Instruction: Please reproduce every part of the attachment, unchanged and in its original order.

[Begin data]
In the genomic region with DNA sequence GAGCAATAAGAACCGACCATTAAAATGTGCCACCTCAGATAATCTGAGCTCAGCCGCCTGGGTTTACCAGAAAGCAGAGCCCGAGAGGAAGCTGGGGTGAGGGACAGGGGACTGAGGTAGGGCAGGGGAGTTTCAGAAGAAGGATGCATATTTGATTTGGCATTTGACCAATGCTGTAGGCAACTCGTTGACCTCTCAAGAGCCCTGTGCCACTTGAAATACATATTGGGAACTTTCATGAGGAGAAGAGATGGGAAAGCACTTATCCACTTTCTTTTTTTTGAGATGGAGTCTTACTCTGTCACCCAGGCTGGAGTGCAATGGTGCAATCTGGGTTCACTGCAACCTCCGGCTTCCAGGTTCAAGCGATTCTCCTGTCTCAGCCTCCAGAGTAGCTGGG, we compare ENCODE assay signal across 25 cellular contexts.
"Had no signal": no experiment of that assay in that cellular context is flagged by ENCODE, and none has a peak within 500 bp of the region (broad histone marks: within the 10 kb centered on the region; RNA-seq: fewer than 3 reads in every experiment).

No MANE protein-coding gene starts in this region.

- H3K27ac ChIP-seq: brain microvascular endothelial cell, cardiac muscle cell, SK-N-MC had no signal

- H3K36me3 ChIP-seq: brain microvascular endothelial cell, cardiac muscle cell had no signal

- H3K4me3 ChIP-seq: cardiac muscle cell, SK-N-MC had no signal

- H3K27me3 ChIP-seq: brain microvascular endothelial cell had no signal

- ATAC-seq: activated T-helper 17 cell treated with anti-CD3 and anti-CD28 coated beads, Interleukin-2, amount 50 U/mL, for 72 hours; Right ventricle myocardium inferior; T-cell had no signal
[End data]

In the genomic region with DNA sequence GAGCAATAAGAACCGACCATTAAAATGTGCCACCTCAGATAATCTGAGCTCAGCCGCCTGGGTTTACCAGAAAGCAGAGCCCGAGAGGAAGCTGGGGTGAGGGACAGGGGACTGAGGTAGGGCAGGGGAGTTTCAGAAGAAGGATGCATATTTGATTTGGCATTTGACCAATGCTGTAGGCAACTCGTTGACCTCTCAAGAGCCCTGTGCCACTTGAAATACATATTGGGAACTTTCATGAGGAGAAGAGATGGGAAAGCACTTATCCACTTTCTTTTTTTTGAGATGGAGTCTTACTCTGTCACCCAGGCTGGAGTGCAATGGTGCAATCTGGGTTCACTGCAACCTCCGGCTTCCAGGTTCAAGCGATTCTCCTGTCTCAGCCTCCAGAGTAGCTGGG, we compare ENCODE assay signal across 25 cellular contexts.
"Had no signal": no experiment of that assay in that cellular context is flagged by ENCODE, and none has a peak within 500 bp of the region (broad histone marks: within the 10 kb centered on the region; RNA-seq: fewer than 3 reads in every experiment).

No MANE protein-coding gene starts in this region.

- H3K27ac ChIP-seq: brain microvascular endothelial cell, cardiac muscle cell, SK-N-MC had no signal

- H3K36me3 ChIP-seq: brain microvascular endothelial cell, cardiac muscle cell had no signal

- H3K4me3 ChIP-seq: cardiac muscle cell, SK-N-MC had no signal

- H3K27me3 ChIP-seq: brain microvascular endothelial cell had no signal

- ATAC-seq: activated T-helper 17 cell treated with anti-CD3 and anti-CD28 coated beads, Interleukin-2, amount 50 U/mL, for 72 hours; Right ventricle myocardium inferior; T-cell had no signal